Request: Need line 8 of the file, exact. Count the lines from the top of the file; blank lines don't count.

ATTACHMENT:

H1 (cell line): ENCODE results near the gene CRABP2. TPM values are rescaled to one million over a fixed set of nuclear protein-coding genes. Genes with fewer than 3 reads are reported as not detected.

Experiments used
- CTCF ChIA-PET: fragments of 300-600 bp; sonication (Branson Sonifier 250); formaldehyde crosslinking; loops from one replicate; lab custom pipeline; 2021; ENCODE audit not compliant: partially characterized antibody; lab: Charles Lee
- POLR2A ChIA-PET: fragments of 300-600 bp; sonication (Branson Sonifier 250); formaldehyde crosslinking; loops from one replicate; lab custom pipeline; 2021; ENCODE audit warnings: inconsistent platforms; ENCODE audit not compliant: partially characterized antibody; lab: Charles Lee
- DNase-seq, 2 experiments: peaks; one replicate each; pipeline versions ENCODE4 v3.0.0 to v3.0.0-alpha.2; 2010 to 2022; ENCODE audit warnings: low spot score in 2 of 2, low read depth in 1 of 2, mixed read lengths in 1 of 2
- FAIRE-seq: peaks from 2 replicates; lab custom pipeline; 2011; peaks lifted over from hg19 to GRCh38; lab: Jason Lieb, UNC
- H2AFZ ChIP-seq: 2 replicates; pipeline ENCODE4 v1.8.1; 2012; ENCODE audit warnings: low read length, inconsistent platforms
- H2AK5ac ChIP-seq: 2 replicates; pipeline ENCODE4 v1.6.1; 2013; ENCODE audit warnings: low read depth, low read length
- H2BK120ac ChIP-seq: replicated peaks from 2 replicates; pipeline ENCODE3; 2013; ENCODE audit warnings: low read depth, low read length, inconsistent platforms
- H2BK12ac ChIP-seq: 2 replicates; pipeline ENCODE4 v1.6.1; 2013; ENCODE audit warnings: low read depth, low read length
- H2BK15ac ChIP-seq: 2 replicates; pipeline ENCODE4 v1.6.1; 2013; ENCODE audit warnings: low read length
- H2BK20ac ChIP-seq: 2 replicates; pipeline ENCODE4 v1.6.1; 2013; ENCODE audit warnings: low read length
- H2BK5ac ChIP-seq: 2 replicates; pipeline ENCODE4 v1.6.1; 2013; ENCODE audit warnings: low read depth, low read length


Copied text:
- H2AK5ac ChIP-seq: 2 replicates; pipeline ENCODE4 v1.6.1; 2013; ENCODE audit warnings: low read depth, low read length